France: Nigerian militants trained in Mali
14 November 2013, 17:57
Rabat - Boko Haram, the Nigerian group recently labelled by
the US as a terrorist organisation trained with al-Qaeda's North African branch
in northern Mali, France's foreign minister said Thursday.
Citing documents recovered in the remote Ifoghas mountains
in northern Mali following the French intervention earlier this year, Laurent
Fabius said Boko Haram's presence there demonstrated the interconnection of
jihadi groups in Africa.
"This is a source of concern for all of us," he
said at the opening of a conference in Morocco on regional responses to
Formed in 2009, Boko Haram seeks to impose Islamic law in
northern Nigeria and is blamed for thousands of deaths, including the bombing
of the UN building in the capital in 2011.
A French priest was kidnapped on Thursday in Cameroon, near
the border with Nigeria in an area where Boko Haram is known to operate, the
French Foreign Ministry said.
While Boko Haram was believed to have links with al-Qaeda
affiliated groups in the deserts to the north, the actual training of the group
in northern Mali was not widely known.
Al-Qaeda's North Africa branch teamed up with extremists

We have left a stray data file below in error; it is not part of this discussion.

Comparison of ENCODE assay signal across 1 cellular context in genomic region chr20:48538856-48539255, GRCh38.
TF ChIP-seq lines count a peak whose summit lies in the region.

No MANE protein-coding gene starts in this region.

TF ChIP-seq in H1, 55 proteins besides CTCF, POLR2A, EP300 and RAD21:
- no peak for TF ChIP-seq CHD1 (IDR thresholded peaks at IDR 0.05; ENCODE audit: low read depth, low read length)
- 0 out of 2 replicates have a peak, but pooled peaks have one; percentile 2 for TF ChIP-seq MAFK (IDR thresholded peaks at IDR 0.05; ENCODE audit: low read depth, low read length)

from the desert-dwelling Tuaregs to take over northern Mali, until they were
driven out by a French-backed African force early this year.
There are longstanding concerns that extremist groups
throughout the poorly controlled desert regions were co-ordinating their
Thursday's conference, which included foreign ministers from
France and a number of African countries, is seeking to improve regional
security co-operation and address porous borders, especially in Libya.
Since the overthrow of Muammar Gaddafi in 2011, security has
broken down in Libya and weapons and drug smugglers cross the borders in the
south with impunity.
Following the French intervention in Mali, it is widely
believed that elements of al-Qaeda took refuge in southern Libya, working with
"The fact remains that as organized crime transcends
international borders there is no doubt in my mind that this type of networking
exists with elements of al-Qaeda," Libyan Foreign Minister Mohammed Ahmed
Abdelaziz told The Associated Press on the margins of the conference.
"This type of networking has serious implications on the security of the